this is the story of how we begin to remember

-Paul Simon "Under African Skies"

i.

Ever since Derek found out that Beth is getting married, he's been trying to get in touch with Mike, and he can't. He's exhausted all usual methods. Emails without return receipts, phone calls that just dissipate into endless ringing, not even the satisfaction of a prerecorded message, and all of these communicative overlays make Derek realize that it's been months since he's heard Mike's voice, and that's a sudden and frightening thought. Derek doesn't even know why Beth's impending marriage has spurred this connective need, but some part of him wants to tell Mike about this, because then Mike would come back and stop it, because it's not like Beth ever thinks about anything, and in the child-home of Derek's mind, he sees Mike sweeping in with a trip to Africa, with court briefings and a promise of teaching rule of law in Manila and Beth going starry-eyed for something that might matter, that might spark some sort of conscious direction to her actions, which Derek was never able to provide, and he knows he's failed, and he can't get in touch with Mike, which compounds the failure.

He wonders if Mike will hate him forever.

ii.

The email from Beth is simple:

Sorry I haven't been around lately…super busy with everything. I'll stop in before the month is out, I promise. But anyway, I have some news!! Scott and I are getting married!! Next October!!

The two exclamation points. Derek marvels over them, remember Beth using exclamation points and emoticons and the onomatopoeia laughter in emails about her thesis, about graduate school, about law school, about all the futures she's placed on hold. Derek feels like the moon must, after a phase is complete- kind of floating in the black and waiting on a new run of sameness, except gravity and rotation has abandoned him. Rick and Mark and Beth are gone, but there's no one to replace them, no new lunar chart so that he can guide and be guided. The tide has ebbed, and nothing calls it forward.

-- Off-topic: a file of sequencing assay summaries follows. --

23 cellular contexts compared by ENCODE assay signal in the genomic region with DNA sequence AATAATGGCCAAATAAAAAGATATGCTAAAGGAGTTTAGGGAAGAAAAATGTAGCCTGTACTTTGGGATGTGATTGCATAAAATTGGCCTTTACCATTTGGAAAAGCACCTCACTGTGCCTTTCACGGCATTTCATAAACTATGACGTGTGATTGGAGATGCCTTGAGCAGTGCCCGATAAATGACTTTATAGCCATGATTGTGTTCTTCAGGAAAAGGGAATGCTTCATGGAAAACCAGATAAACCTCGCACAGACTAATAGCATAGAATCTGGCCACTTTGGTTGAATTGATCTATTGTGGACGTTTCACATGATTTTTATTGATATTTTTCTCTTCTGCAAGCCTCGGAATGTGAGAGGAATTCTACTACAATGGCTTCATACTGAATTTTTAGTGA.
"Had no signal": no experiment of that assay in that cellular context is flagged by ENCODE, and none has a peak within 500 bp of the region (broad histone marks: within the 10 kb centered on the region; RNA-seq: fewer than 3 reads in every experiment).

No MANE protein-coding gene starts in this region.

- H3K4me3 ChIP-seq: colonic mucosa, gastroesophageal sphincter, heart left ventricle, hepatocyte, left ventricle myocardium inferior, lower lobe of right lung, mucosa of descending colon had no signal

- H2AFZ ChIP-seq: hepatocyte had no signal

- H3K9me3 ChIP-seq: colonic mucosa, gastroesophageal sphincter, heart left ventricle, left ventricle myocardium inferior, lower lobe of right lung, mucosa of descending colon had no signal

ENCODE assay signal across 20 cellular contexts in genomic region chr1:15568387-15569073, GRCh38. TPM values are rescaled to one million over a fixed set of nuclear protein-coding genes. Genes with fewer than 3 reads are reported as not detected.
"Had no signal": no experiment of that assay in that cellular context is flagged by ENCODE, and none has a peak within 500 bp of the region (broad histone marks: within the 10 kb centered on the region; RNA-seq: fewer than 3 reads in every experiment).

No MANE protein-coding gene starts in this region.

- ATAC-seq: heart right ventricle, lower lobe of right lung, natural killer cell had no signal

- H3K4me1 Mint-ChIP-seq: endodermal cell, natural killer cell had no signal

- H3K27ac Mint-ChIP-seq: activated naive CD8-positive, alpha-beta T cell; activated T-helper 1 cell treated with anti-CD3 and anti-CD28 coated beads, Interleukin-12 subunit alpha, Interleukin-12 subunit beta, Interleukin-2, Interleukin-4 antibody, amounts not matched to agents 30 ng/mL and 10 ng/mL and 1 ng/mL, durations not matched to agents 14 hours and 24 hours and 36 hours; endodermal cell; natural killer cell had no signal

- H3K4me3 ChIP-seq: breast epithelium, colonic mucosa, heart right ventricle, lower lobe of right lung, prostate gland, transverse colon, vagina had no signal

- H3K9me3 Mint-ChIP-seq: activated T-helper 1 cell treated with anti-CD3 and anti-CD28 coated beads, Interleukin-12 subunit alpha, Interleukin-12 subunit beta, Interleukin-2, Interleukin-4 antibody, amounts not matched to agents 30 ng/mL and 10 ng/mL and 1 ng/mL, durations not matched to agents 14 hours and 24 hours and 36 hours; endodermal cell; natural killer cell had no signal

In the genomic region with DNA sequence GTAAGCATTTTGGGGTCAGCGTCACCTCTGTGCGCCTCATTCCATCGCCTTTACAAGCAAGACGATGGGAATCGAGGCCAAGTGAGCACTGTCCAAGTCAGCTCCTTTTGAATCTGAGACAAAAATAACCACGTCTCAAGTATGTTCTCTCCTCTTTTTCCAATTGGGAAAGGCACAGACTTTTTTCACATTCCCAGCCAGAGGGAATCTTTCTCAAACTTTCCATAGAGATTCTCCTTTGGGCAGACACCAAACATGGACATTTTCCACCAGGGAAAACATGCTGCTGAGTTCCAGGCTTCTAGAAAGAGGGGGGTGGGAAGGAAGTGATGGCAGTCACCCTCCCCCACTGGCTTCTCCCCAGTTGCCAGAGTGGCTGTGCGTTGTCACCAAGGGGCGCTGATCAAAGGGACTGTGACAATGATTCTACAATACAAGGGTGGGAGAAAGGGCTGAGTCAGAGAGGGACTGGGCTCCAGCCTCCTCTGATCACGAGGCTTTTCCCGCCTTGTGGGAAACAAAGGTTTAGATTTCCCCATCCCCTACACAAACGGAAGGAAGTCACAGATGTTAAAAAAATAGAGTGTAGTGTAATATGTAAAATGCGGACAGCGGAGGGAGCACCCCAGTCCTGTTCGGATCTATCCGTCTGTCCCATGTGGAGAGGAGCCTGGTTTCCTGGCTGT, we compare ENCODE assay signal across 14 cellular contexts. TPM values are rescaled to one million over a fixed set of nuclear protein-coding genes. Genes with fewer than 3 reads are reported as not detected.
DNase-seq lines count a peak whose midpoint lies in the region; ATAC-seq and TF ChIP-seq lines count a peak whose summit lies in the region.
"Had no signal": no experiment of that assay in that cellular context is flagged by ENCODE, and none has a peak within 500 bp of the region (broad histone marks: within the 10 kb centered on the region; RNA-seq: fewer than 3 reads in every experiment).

Derek tries to call Mark now, even though he has not spoken to Mark in two months. The phone rings, and rings, and rings. There is no answer. Derek hangs up and he does not bother to call again.

iii.

Derek isn't sure this happened, but he thinks it did.

Once, two autumns ago, when Beth was a junior and going through one of her disgusted-with-academia phases (Beth needed a lunar chart of translation too, Derek thinks. Maybe more than anyone he has ever known), she'd made Halloween decorations for everyone's door. She'd joked that they paid her to sit and think of things to do to earn the money, and that particular day, she'd stolen paper from the business department and drew pumpkins, black cats, tombstones, and a cartoon ghost with big eye-holes and a smiling mouth, all done in harsh marker-black. She'd then gone about taping up the cut-outs- a pumpkin for Amrita, a black cat for Mike, a tombstone for Tony- and the ghost for Derek.

Derek came back from class as Beth finished taping, and he'd stared at her, the simple pleasure curling a smile on her full lips, and in an instant Derek had been sad and angry and maybe the closest he'd ever been to actually loving her, loving her.

But all he'd been able to say was "I don't believe in ghosts"

Her smile had faltered, but it hadn't failed, and that spoke pages about the core of her heart, how she faltered again and again through fear and indecision, but pushed ahead despite bad choices and the tangled weave she draped around her. She'd said

"It's ok. Maybe this one believes in you."

And the more Derek thinks about it, the more he realizes that it had to have happened, because he's not creative enough to imagine it, and he's sure if he really looked, he'd find that little cut-out ghost, somewhere squeezed between old Christmas cards and thesis drafts.

He wonders if Scott believes in ghosts.

iv.

Derek and Tony have not been friends since Rick arrived four years ago, and this is one of the many tragedies Derek has forgotten to enumerate. There's a conscious list of mistakes and memories and ghosts, and then there's an unconscious list of the things Derek's given up in service to those mistakes/memories/ghosts.